Overheard this conversation, “Sorry I am calling late to wish you on your birthday. Left my phone home and didn’t remember your number.” This last part made me just so sad, and a bit nostalgic.
People no longer remember anyone’s number, maybe one or two emergency contacts but that’s about it. My mother can still list out the numbers of all our family friends and relatives without taking a moment’s time to recollect, although in her case I have always suspected it to her being a superwoman; how many people can do that now? My father and grandfather had a little pocket book that was their personal directory. I too maintained a cute little blue colored baby pocket book that had my friends’ landline number scrawled under the respective A,B,C..Z. Does anybody do that nowadays? I wonder.
Nobody remembers anyone’s number these days and why would they, when their phones, SIM and Google stores that information for them, without much effort? I don’t know how many kids would know the meaning of the word ‘directory’; but they sure can teach an adult about Google and Wikipedia and explain in great details why they don’t need to memorize anything when the information is available at the touch of the fingers.
Recently, Indian government decided to end their telegram service that had served this nation since 1850 and had served it well. The soldiers, lawyers, distant relatives, rich, poor, affluent, unknown – everyone benefited equally by it. The old timers would still vouch by it. Pushed off the edge by sms, email and other means of instant messaging services, this was bound to happen, just the way the landlines phones are slowly but surely fading away.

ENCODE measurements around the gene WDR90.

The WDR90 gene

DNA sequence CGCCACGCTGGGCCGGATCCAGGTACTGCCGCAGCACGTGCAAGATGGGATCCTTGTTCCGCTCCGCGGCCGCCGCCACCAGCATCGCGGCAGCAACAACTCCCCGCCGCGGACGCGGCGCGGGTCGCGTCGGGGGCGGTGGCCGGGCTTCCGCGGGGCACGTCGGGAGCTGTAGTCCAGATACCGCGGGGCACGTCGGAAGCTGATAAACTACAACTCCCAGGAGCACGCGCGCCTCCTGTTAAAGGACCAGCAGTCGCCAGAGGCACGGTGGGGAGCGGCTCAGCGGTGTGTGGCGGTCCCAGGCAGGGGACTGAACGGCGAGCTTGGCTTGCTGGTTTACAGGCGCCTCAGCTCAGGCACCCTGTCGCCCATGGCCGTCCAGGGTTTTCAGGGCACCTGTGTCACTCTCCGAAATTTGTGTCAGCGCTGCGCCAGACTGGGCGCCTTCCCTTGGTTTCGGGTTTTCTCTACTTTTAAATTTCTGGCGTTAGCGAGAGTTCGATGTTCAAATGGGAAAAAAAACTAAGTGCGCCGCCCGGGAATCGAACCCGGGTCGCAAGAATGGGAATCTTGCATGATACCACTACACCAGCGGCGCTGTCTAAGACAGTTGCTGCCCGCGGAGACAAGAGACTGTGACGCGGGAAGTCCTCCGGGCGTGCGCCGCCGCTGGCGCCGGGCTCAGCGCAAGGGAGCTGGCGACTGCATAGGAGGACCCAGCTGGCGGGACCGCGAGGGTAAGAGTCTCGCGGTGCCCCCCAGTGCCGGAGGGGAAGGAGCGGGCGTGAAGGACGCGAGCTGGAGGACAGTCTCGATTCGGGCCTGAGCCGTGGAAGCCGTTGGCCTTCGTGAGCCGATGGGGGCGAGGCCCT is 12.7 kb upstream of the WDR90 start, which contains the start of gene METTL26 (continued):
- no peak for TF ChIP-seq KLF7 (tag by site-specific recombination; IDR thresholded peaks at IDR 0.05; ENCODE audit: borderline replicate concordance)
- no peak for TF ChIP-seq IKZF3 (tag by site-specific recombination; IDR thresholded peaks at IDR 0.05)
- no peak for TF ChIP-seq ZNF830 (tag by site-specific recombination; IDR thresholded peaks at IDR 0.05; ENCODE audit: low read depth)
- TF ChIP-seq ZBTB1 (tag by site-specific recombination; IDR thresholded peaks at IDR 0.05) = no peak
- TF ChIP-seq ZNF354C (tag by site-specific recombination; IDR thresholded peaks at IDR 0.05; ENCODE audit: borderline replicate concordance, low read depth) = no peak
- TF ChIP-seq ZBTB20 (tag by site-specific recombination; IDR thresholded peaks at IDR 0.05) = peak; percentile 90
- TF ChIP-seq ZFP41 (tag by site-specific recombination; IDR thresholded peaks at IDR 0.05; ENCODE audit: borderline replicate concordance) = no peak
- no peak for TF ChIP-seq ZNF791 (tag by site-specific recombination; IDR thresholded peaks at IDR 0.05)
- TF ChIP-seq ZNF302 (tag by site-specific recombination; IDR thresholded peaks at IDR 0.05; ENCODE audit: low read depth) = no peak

It’s sad, to the point of being depressing. Maybe I am nostalgic, but still.
Older technology and times brought people together instead of ripping them apart. Be it at the movies; or when the entire neighborhood would gather at that one house which had a TV, however small; or when people gave their neighbors’ landline number to their friends as a point of contact; or the way people at the local tea shop gathered around a small radio to hear the national news broadcast or follow cricket commentary, much before TV started playing them live.
There was never any discomfort, or irritation at the countenance of these adults when they had to share their TV and telephone or when they had to run to call their neighbors every single time a call came for them, as I recollect. People met often at each other’s house and sat for a comfortable chat over a cup of tea, unlike in this era, where the same is achieved in a virtual space. Everyone loved the community feeling that those older ways carefully built and solidified, only to be melted away with technological advancement of human species.
Human race has since moved on to a race of machines. I don’t like the fact but it’s here to stay and I need to accept it. New replaces old, the world is always changing; it makes me wonder. What if one day man forgets that he is a social animal? Social interactions are already being governed by online portals and people find more reasons every day to limit physical meetings and interactions.
I ask- It is modern, but is it ideal? Would you like if the world becomes boxed; to each his own (terminal)?
Should anything be done about it or is the visible future good enough for our generations to follow? Are we leaving a legacy to be proud about or will this generation be written off in future in Wikipedia articles, for the mounting ecological, social, physiological and psychological problems that we are currently in process of manufacturing?
Think. Think Hard.
© Shivani | forewordMarch